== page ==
16. The Tribunal has taken into account that the interview was conducted in the presence of a representative. The Tribunal notes that there was a five-minute pause after Question 25. The appellant did say at the end of the interview that he was happy with his conduct and had understood the interpreter. Even so the fact remains that on the Adjudicator's finding this was a 17 year old being interviewed. Indeed many of his answers arguably reflect a degree of brashness and over confidence but also display a lack of security and an immaturity consistent with a young man of 17. We would be very cautious before drawing any adverse inferences from omissions or discrepancies in the SEF or the interview.

17. Insofar as the Adjudicator's comment in paragraph 25 of her determination that there is a contradiction between whether the group the appellant's father belonged to was a political group demanding a change and democracy or whether it was a religious group, there is some substance in Mr Solomon's submissions that the SEF and interviews can be read as indicating that the appellant did refer to two groups. It is not clear whether the Adjudicator drew an adverse inference in paragraph 26 from the fact that the appellant responded in the way that he did when asked in cross-examination whether or not his father was arrested with eight other people. He had said both in his evidence and in interview that his father was arrested with many others and there were eight organisers. If the appellant received a knife wound in an attack it is certainly reasonable to expect him to refer to it when interviewed. However, the Tribunal are not so sure that it is reasonable to expect him to refer to it when asked about injuries received through beatings at Q.30 particularly when that question followed very shortly after the resumption of the interview following the short break when the appellant had been distressed after Q25 of the interview.
18. The Adjudicator commented that she found it lacking in credibility that soldiers would come to the appellant's house on a regular basis to beat him up once his father had been arrested and detained (paragraph 29). The background evidence referred to by Mr Solomon does tend to indicate that such conduct does occur and may not be uncommon.

19. The Adjudicator drew an adverse inference from the fact that the appellant's account of the date and objectives of the demonstration at the university was inconsistent with the objective evidence in para 5.11 of the CIPU Report. The validity of this comment depends upon the extent of the appellant's own knowledge of the incidents and his comprehension of the issues involved. Looking at the various factors which have been put before us in argument, the Tribunal are left in a position where we feel that there is a real doubt as to whether the Adjudicator was right to reject the credibility of the appellant's account. There are some aspects of his account which rightly in our view give cause to doubt whether his version of events is correct but we are not satisfied that we could properly reject his account of events as untrue and in these circumstances the doubts we have must be resolved in the appellant's favour.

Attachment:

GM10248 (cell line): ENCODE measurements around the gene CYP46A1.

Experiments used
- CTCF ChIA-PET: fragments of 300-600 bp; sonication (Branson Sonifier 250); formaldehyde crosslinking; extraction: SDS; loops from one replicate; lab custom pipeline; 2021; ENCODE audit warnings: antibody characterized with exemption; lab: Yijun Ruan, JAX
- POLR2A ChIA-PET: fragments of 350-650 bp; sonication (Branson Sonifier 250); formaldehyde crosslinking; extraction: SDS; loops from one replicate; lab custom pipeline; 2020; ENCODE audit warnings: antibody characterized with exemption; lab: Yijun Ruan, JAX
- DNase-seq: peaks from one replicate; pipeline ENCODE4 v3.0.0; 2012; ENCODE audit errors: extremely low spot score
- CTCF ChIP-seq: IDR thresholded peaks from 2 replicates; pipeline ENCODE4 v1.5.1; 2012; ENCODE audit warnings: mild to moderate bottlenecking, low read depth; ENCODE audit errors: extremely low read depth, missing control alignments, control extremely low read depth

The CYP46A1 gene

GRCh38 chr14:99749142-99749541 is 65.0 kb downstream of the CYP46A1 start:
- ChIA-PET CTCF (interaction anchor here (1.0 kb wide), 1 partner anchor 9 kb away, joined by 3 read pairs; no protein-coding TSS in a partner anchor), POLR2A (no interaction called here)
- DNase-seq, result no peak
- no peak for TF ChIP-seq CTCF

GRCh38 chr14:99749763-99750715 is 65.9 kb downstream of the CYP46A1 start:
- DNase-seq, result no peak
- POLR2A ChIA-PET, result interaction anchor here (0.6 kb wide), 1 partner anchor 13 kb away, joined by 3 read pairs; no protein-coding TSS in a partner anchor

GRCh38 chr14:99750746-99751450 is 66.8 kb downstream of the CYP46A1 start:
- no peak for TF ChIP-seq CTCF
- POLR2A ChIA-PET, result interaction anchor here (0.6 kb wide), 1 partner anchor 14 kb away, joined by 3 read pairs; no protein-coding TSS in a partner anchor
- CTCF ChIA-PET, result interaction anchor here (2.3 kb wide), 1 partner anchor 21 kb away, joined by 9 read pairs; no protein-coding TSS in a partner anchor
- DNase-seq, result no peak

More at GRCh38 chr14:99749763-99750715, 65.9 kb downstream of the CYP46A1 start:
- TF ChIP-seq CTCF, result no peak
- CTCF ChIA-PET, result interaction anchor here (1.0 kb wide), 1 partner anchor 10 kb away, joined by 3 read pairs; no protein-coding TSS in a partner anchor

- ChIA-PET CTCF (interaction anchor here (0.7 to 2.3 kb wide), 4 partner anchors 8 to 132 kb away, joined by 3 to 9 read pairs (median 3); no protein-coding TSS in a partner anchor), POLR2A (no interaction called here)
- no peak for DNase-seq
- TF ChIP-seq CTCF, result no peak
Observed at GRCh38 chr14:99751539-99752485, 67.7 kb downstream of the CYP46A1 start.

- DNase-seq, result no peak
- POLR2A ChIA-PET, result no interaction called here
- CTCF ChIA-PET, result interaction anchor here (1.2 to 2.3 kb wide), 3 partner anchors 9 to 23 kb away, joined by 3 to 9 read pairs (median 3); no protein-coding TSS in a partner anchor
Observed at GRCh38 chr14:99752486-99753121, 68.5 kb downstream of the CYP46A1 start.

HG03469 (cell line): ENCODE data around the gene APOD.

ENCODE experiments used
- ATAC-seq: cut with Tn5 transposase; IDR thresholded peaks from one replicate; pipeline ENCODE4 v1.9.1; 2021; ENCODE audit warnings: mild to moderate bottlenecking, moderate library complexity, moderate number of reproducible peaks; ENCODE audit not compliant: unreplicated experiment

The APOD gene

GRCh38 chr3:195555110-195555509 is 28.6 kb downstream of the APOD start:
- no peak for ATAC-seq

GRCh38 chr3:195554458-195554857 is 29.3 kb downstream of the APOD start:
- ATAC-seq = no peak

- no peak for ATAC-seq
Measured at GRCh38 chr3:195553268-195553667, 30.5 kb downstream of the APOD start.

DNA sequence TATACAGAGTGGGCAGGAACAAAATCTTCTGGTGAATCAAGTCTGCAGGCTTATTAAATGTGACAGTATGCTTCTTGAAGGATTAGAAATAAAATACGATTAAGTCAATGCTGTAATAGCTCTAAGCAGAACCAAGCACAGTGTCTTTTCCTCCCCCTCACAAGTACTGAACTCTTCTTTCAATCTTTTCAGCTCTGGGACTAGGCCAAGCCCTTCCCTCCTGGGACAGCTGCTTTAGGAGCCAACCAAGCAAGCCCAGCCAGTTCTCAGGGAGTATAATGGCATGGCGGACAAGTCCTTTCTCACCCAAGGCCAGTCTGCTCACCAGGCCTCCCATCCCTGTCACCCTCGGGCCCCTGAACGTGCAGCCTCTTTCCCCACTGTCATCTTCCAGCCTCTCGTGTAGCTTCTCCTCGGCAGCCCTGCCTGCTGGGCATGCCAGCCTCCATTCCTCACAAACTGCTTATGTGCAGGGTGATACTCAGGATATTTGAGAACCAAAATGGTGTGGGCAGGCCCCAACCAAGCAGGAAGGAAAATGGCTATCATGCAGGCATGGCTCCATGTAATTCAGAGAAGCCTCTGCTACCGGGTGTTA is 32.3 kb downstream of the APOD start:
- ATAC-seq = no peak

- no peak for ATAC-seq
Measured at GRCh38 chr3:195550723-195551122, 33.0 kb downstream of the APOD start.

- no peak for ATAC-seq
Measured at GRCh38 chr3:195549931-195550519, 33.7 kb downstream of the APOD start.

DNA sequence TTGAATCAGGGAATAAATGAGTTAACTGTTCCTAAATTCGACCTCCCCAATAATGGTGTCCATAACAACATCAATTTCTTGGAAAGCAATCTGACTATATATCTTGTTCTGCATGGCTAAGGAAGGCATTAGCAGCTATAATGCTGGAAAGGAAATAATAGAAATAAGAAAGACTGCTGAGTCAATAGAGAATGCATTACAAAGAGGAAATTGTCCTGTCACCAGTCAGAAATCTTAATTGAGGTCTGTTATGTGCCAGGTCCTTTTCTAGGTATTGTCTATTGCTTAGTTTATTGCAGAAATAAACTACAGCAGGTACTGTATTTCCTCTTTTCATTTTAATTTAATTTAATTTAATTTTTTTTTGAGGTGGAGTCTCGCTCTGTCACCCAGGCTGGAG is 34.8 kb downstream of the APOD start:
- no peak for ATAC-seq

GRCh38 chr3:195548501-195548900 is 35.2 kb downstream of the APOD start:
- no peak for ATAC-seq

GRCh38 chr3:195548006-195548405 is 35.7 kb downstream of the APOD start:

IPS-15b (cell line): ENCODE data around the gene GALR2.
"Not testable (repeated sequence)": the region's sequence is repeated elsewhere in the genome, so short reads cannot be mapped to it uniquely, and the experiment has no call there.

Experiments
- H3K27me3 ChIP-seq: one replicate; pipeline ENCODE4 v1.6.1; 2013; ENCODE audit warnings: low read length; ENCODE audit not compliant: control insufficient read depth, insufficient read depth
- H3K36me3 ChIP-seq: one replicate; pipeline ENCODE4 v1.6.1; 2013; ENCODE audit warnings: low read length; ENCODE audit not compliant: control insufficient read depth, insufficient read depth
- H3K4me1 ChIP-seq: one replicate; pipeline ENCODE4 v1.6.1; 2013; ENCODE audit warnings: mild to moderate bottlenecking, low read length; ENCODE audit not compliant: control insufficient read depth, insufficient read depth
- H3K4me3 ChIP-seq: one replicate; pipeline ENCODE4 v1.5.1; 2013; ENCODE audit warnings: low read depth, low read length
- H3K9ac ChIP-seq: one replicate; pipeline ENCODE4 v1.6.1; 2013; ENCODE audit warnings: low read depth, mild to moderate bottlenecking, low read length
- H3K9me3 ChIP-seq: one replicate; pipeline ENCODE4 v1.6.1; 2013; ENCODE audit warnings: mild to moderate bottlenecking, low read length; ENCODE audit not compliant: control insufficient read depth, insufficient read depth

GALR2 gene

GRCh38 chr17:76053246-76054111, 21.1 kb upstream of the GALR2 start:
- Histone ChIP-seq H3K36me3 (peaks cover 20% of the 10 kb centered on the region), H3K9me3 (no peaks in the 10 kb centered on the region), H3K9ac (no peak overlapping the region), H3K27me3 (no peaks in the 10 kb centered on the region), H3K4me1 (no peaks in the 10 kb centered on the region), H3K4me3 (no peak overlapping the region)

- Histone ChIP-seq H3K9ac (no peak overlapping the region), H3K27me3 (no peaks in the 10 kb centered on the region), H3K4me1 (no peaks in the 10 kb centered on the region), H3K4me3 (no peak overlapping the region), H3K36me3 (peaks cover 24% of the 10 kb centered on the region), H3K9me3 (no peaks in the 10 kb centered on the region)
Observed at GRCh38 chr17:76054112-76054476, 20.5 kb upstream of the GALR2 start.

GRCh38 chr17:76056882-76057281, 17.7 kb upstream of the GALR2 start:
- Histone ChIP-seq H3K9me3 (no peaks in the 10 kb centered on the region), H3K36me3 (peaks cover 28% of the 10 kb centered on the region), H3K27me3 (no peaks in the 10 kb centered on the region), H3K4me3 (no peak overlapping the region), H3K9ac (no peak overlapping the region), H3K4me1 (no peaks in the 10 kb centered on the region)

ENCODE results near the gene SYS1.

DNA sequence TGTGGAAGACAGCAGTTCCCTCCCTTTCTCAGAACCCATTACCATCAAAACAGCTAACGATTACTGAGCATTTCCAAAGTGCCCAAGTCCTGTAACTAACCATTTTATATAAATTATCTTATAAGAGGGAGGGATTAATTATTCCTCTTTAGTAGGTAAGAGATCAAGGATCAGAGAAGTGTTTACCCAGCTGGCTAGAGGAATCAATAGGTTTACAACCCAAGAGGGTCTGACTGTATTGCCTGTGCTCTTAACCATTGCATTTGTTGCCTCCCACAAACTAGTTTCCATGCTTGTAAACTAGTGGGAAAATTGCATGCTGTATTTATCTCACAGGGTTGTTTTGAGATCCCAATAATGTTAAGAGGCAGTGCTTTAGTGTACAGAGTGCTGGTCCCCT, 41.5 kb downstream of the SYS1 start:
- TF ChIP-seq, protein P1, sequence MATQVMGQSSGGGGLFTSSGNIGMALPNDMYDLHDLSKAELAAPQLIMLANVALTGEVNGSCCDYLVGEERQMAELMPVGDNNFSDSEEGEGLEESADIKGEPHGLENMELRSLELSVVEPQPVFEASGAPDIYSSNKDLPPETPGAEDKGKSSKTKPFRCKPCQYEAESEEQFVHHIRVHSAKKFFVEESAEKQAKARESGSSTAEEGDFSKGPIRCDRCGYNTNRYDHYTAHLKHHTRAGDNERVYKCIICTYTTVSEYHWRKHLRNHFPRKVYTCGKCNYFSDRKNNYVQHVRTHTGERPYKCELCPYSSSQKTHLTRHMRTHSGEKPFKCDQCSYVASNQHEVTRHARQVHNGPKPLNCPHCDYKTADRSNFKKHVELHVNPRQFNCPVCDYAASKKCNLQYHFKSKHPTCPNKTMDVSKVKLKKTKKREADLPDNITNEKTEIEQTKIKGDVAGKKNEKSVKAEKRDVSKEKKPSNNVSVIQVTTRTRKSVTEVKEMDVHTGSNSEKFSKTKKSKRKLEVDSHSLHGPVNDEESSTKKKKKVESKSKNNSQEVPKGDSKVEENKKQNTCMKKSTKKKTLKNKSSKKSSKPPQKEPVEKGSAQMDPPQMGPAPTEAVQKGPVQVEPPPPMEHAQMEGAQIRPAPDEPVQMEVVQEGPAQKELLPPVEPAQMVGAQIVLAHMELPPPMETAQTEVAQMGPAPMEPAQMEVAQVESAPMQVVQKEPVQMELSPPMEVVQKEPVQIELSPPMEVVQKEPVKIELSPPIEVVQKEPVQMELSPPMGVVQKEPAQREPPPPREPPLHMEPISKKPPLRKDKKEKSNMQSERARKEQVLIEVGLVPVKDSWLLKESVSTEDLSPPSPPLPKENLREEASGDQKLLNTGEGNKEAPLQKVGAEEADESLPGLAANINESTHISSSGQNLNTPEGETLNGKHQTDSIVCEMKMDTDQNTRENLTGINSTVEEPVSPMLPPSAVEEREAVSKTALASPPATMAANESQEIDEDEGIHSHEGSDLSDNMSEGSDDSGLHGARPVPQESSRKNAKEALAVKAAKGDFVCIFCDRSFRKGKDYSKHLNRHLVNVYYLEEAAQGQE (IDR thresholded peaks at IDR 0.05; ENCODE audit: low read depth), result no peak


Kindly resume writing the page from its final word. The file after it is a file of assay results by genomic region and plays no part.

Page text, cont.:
20. In our view in the light of the background evidence to which we have been referred there is at least a serious possibility that the appellant would be at risk of ill treatment on return to the DRC. There is evidence that the authorities detain and ill-treat relatives of those they have detained or are seeking to detain. There is a specific reference at A32 to family members of other suspects being in detention in Makala Prison. At page 36 there is a reference to the government arresting dozens of relatives of suspects in the Kabila assassination. It is recorded that when unable to locate a specific individual, the authorities often arrest or beat the closest family member. The DRC authorities behave in a ruthless way against their actual and perceived opponents. There is a consensus in the background evidence that the security forces commit with impunity extensive abuses including disappearances, torture, beatings and rape.

21. There is a reasonable degree of likelihood that if the appellant's father was involved as an organiser of a student demonstration that he would be of adverse interest to the authorities. It follows in the light of the background evidence that there would be a risk to the appellant, which in our view can properly be categorised as a real risk. In these circumstances the Tribunal are satisfied that the appellant does qualify for asylum. The risk arises from his imputed political opinion. Even if it did not arise for a Convention reason the Tribunal are satisfied that there would be a risk of treatment contrary to Article 3.

22. For these reasons, this appeal is allowed on both asylum and human rights grounds.

H J E Latter
Vice President